Day of Reckoning for FHA Loan Limits to Come By Month’s End

A Department of Housing and Urban Development spokesman confirmed today that HUD plans to release guidance on loan limits, including those for reverse mortgages, by the end of the month. The loan limit extension has been an item of debate in Washington and beyond, involving players such as the Federal Housing Administration, members of Congress and vested industry groups.

The loan limits for the Federal Housing Administration’s HECM program were raised from $417,000 to $625,000 in February 2009 and were extended last year, with an expiration date of Oct. 1, 2011.

Congress, which has the authority to intervene and could prevent the higher loan limits from expiring, is in recess through September 5. Other policymakers have weighed in on the issue in recent weeks including two congressmen, John Campbell (R-Calif.) and Rep. Gary Ackerman (D-N.Y.), who introduced a bill aimed at extending the current conforming loan limits for two years. Also in July, HUD Secretary Shaun Donovan told Bloomberg News that the loan limits could return to their pre-crisis levels without taking a toll on the housing market.

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While it remains to be seen whether the loan limits will be extended or will expire, the HUD spokesman confirmed to RMD that the guidance will come by the end of the month.

Many in the reverse mortgage industry have speculated that the loan limit expiration would have a negative impact on lending in areas such as California where many homes are valued above the lower loan limit of $417,000. The National Reverse Mortgage Lenders Association and other trade groups have supported an extension of the loan limits.

Written by Elizabeth Ecker

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  • There is quite a bit that needs to be corrected in this article.  First the lending limit was increased to $625,500 on February 24, 2009 through Mortgagee Letter 2009-07 which implemented the minimum lending limits permitted under the American Recovery and Reinvestment Act of 2009 (also known as “ARRA,” enacted on February 17, 2009 as P.L. 111-5).
     
    Although it is consistent with prior policy, there is nothing yet in writing which states:  “The current loan limit is effective for all FHA reverse mortgages that have been assigned case numbers through September 30, 2011.”  Let’s hope we will not have to deal with any transition rule because Congress does the right thing and extends the current lending limits until at least October 1, 2013.

      • Elizabeth,

        What is really good about the article is the reminder that originators need to pay attention to what will be occurring over the next 43 or so days.  Legislative options on the lending limit are few unless Congress sets some things aside which is doubtful.

        Whether content in my comment or your article is 100% accurate or not is the responsibility of originators to research and keep current on.  So I fully support what you did.

        We need to be kept on our toes.

  • There is quite a bit that needs to be corrected in this article.  First the lending limit was increased to $625,500 on February 24, 2009 through Mortgagee Letter 2009-07 which implemented the minimum lending limits permitted under the American Recovery and Reinvestment Act of 2009 (also known as “ARRA,” enacted on February 17, 2009 as P.L. 111-5).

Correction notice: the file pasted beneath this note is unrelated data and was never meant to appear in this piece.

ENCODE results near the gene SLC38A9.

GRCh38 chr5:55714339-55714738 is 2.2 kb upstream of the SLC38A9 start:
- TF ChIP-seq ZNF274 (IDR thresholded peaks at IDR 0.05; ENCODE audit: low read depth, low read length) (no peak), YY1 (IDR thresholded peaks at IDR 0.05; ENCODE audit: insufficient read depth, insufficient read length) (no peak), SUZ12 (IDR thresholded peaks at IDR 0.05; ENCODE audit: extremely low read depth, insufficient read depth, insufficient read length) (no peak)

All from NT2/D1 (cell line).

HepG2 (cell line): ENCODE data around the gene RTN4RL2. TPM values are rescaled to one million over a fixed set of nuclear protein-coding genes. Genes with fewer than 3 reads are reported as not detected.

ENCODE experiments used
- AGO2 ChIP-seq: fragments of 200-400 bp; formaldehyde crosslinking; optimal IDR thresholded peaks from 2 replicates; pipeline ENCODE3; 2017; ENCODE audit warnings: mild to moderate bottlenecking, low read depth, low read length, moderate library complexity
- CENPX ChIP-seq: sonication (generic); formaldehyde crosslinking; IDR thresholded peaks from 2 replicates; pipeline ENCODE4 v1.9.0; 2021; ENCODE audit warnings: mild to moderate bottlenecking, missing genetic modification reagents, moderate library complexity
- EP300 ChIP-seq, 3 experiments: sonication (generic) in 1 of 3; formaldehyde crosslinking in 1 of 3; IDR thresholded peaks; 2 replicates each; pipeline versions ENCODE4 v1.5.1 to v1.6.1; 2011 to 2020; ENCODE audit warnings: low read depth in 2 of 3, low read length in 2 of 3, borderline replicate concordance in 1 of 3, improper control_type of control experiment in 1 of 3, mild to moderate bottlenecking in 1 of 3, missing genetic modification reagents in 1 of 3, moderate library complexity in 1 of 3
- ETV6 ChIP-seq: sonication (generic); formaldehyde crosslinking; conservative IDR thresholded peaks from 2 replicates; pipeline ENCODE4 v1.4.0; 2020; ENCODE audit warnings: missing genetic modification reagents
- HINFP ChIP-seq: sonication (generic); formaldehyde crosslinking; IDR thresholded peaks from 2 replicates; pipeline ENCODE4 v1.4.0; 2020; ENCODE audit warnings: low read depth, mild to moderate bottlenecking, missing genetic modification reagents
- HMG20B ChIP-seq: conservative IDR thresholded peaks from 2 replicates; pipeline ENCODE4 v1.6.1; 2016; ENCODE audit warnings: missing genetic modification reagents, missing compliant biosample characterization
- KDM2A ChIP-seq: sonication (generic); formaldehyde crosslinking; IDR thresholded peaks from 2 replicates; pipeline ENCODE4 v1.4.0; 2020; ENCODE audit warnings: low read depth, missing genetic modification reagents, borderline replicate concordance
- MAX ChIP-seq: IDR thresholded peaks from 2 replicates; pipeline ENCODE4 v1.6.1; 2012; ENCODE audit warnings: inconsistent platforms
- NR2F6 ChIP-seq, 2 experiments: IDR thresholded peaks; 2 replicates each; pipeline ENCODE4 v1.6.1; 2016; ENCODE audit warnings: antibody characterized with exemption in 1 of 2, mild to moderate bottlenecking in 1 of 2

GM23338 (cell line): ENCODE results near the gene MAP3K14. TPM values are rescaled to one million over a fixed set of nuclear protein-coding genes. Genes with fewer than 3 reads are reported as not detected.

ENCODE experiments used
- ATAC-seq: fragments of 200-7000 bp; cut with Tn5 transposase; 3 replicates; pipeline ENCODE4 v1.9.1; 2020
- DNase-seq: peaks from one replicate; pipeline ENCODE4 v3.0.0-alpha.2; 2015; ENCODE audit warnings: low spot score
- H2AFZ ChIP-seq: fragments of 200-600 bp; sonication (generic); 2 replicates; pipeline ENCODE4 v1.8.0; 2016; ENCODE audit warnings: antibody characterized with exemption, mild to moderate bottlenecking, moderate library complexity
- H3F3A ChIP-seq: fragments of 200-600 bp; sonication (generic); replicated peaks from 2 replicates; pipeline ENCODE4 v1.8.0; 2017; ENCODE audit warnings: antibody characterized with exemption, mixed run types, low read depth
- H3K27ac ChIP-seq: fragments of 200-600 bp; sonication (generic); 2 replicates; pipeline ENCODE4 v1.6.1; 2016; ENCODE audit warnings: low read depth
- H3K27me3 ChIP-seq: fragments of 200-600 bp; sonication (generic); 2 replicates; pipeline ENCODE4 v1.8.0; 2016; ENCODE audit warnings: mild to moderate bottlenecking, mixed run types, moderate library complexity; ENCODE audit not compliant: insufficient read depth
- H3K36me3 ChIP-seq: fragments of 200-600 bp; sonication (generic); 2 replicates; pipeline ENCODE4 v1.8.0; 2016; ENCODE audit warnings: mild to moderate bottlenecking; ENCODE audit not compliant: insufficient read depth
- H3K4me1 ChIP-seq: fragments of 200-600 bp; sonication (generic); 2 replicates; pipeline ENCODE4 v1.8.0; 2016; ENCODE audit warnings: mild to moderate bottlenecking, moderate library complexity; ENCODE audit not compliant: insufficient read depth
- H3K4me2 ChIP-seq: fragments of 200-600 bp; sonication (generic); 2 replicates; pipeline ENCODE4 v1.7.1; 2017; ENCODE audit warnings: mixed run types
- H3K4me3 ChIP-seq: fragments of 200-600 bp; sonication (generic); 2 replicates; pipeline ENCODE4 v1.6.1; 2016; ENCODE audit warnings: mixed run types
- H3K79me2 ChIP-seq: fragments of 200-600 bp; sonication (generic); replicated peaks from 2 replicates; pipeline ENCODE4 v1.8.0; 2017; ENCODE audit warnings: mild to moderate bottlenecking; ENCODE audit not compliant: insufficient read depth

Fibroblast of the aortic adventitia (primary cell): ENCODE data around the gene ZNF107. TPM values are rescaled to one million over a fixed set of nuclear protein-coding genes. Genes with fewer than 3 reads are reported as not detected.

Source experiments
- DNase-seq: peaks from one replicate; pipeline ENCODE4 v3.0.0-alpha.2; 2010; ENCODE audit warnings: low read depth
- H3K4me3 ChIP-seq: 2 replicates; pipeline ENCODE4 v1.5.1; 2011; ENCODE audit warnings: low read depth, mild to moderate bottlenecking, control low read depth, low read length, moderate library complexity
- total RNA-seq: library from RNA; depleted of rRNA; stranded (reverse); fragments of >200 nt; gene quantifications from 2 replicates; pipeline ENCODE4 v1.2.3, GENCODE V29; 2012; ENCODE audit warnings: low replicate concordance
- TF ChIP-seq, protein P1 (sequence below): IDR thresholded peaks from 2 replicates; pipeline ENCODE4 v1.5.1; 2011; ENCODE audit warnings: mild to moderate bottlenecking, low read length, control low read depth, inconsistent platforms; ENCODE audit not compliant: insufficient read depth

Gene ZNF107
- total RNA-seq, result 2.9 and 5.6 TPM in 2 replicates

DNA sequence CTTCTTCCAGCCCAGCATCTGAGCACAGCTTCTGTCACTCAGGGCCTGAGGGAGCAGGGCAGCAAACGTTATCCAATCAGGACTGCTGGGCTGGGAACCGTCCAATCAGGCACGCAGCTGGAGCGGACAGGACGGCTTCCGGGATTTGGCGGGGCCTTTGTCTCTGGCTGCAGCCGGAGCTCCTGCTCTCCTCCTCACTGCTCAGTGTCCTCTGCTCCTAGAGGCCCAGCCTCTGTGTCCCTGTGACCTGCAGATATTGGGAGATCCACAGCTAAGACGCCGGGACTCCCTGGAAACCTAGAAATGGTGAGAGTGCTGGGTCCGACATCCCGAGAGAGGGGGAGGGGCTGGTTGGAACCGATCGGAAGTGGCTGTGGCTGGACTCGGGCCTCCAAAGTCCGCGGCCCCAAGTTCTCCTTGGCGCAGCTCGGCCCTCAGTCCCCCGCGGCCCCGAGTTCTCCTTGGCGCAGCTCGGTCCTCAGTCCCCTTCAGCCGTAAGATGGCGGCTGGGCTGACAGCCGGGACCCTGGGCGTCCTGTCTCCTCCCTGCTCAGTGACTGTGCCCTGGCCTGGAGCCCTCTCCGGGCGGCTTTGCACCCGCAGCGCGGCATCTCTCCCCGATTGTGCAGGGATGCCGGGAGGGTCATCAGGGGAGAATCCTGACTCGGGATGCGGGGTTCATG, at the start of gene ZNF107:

Although it is consistent with prior policy, there is nothing yet in writing which states:  “The current loan limit is effective for all FHA reverse mortgages that have been assigned case numbers through September 30, 2011.”  Let’s hope we will not have to deal with any transition rule because Congress does the right thing and extends the current lending limits until at least October 1, 2013.

  • So, the FHA loan maximum is cut by 33%. It certainly won’t affect anyone here in Ohio. Our average FHA loans are in the low hundred thousand range. It would be interesting to know how many people are actually affected by this. The home values in many expensive places like California fell by 25% anyway.

    • Mr. Novak,

      I suggest you look at the July 7th RMD article on the subject.  The three places it will impact the most are CA, NY, and DC.  For California over 45% of all HECMs in 2009 had Maximum Claim Amounts (“MCAs”) greater than $417,000.  From there it reached 55% in 2010 and is now around 50%.  NY started at 40% in 2009 and has been at 43% ever since.  DC went from 32% in 2009 and to 40% in 2010.  DC is about 49% in 2011.

    • Mr. Novak,

      I suggest you look at the July 7th RMD article on the subject.  The three places it will impact the most are CA, NY, and DC.  For California over 45% of all HECMs in 2009 had Maximum Claim Amounts (“MCAs”) greater than $417,000.  From there it reached 55% in 2010 and is now around 50%.  NY started at 40% in 2009 and has been at 43% ever since.  DC went from 32% in 2009 and to 40% in 2010.  DC is about 49% in 2011.

  • It would be interesting to know the “performance” of FHA insured HECM loans in the $417k + range vs the lower loan amount loans, both on an insurance fund payout basis at the end of the loan term, as well as for T & I defaults.  If the larger loans tend to “perform” better than the average fromthe perspective of their impact on the FHA insurance fund, then why delete this segment?  On the other hand……

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